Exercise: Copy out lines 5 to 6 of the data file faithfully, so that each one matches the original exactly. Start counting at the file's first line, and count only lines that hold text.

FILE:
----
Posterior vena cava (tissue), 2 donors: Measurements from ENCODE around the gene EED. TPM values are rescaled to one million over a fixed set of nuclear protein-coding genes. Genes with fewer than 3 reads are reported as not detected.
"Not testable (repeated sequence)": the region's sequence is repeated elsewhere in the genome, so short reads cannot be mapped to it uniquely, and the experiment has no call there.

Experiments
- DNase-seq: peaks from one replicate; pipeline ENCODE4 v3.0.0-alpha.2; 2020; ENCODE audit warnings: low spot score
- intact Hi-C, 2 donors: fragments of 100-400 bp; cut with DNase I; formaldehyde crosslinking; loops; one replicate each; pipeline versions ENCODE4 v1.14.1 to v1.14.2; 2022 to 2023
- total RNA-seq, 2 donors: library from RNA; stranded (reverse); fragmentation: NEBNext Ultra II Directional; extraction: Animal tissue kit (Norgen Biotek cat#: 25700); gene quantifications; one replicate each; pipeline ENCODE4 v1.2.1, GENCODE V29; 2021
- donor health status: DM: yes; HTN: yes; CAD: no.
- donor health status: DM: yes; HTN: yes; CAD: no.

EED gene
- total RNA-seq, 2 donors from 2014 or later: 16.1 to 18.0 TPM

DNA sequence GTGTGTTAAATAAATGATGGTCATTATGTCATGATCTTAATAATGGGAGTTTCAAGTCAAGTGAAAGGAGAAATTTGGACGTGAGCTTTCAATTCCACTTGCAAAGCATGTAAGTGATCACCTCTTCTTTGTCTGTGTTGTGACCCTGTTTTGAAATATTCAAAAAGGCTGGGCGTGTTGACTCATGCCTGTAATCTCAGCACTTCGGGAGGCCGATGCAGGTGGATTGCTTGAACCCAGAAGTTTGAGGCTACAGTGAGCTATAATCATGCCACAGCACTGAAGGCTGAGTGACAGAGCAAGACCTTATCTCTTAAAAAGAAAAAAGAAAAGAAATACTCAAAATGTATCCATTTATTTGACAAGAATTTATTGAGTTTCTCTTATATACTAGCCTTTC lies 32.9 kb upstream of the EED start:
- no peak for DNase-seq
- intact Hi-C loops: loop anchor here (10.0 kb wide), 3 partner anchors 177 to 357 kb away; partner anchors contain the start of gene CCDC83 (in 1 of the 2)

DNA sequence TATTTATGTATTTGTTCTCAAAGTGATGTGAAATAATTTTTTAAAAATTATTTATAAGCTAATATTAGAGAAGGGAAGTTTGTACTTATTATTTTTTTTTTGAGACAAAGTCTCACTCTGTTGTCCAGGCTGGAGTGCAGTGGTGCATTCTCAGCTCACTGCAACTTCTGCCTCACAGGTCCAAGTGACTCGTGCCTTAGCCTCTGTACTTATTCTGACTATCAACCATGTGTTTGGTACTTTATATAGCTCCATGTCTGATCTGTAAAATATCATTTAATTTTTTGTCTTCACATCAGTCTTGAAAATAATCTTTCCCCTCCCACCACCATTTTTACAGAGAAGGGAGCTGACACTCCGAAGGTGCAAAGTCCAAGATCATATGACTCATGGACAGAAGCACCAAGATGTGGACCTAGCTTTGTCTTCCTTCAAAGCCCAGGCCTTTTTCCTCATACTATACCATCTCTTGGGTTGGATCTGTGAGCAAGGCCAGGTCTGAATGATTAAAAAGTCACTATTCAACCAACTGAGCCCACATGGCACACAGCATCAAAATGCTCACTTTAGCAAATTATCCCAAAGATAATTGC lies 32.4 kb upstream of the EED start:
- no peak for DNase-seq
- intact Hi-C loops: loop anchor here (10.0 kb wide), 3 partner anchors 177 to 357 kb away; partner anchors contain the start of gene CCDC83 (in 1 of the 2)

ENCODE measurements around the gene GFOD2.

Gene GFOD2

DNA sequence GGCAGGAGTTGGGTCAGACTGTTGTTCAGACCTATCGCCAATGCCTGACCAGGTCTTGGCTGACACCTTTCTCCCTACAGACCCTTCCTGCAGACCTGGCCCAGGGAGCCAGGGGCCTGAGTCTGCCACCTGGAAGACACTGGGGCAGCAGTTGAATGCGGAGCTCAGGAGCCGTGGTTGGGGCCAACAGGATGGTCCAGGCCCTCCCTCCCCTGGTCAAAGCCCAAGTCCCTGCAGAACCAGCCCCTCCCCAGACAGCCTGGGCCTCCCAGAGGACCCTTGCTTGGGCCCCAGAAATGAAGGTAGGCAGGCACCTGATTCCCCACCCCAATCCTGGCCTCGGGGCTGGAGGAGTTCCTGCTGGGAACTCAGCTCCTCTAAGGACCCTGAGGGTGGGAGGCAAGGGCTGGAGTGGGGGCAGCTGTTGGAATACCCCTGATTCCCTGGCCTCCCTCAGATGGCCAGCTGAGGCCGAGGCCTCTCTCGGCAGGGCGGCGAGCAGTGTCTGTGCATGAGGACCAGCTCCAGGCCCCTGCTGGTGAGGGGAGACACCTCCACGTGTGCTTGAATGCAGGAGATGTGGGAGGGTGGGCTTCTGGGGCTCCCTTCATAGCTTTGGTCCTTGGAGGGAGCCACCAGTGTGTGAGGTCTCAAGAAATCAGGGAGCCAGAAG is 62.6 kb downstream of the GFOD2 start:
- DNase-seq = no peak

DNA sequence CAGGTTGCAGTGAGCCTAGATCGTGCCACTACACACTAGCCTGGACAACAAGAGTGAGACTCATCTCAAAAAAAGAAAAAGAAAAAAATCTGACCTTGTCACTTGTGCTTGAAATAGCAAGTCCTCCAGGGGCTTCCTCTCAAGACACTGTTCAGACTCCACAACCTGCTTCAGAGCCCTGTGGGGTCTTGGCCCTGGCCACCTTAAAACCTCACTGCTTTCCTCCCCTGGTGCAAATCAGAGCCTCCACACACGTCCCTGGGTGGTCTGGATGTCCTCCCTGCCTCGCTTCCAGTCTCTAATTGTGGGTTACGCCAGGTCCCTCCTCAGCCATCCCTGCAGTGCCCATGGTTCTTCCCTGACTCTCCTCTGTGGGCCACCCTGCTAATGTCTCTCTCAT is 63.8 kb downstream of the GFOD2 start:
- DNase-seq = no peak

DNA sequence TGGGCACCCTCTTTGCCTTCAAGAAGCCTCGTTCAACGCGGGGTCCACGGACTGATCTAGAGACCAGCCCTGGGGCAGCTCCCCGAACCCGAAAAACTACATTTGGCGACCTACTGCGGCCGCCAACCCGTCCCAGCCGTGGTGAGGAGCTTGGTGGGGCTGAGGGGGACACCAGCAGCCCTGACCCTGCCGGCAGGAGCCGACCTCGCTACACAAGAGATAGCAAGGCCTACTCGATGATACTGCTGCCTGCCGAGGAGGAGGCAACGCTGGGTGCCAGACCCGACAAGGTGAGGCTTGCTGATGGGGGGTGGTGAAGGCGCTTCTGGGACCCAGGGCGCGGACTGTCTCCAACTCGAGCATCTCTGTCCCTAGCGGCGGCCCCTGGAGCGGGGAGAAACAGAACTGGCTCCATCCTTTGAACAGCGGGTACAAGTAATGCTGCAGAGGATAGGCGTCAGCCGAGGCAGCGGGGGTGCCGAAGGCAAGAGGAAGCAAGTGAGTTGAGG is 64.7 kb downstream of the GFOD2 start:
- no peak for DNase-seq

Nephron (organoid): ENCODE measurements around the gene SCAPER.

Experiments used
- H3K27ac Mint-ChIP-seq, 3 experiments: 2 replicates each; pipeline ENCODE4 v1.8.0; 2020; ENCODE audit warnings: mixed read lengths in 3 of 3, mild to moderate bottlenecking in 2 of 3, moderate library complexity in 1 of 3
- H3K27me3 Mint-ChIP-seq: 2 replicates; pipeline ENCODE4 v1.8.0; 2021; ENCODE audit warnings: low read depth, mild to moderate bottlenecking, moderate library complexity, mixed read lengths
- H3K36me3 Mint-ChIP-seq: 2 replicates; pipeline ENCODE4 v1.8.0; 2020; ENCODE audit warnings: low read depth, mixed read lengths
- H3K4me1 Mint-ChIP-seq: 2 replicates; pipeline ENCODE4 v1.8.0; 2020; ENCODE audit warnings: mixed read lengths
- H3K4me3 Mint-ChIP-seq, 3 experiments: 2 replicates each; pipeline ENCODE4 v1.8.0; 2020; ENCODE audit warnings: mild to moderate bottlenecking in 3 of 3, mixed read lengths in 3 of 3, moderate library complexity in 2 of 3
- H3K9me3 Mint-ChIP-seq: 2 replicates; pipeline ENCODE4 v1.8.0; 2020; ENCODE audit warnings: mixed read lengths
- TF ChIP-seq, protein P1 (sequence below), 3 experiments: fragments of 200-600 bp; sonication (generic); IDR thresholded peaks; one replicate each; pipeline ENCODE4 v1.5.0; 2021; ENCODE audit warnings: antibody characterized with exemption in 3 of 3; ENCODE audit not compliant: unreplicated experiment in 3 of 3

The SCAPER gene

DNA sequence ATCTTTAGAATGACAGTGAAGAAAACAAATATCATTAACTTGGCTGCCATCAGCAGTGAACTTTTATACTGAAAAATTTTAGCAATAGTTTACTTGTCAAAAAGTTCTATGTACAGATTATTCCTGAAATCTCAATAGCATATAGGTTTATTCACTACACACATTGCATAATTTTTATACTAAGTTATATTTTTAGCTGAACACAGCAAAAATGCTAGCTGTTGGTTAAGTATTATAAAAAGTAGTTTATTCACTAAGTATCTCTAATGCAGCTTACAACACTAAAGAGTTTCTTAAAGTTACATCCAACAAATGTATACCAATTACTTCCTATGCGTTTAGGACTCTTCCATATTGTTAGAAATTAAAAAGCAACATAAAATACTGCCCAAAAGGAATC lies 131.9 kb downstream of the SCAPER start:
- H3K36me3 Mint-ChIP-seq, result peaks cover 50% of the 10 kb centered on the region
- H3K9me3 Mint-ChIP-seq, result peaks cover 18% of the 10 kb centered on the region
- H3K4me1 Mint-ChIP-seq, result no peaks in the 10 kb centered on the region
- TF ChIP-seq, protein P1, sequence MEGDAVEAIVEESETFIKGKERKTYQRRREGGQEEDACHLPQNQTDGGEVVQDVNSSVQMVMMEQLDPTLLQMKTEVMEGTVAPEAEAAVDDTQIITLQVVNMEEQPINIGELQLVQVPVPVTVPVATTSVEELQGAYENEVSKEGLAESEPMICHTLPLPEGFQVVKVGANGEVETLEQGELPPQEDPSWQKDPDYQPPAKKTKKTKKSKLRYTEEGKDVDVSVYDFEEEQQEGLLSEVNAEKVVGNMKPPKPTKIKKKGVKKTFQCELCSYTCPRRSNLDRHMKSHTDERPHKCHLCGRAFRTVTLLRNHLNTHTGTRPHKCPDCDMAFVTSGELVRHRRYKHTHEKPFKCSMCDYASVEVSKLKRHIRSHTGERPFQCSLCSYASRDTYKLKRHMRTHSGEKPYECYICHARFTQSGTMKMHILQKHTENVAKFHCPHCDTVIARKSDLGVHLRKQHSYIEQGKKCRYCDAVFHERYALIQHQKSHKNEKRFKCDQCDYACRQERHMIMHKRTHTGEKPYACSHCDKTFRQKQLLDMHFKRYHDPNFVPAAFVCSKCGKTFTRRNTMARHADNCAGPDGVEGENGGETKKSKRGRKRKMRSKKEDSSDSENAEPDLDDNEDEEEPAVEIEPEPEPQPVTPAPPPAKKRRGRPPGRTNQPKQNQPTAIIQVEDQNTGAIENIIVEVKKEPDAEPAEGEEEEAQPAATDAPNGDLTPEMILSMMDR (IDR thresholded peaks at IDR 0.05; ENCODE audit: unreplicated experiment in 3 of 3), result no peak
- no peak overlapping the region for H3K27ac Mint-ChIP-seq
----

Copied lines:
- intact Hi-C, 2 donors: fragments of 100-400 bp; cut with DNase I; formaldehyde crosslinking; loops; one replicate each; pipeline versions ENCODE4 v1.14.1 to v1.14.2; 2022 to 2023
- total RNA-seq, 2 donors: library from RNA; stranded (reverse); fragmentation: NEBNext Ultra II Directional; extraction: Animal tissue kit (Norgen Biotek cat#: 25700); gene quantifications; one replicate each; pipeline ENCODE4 v1.2.1, GENCODE V29; 2021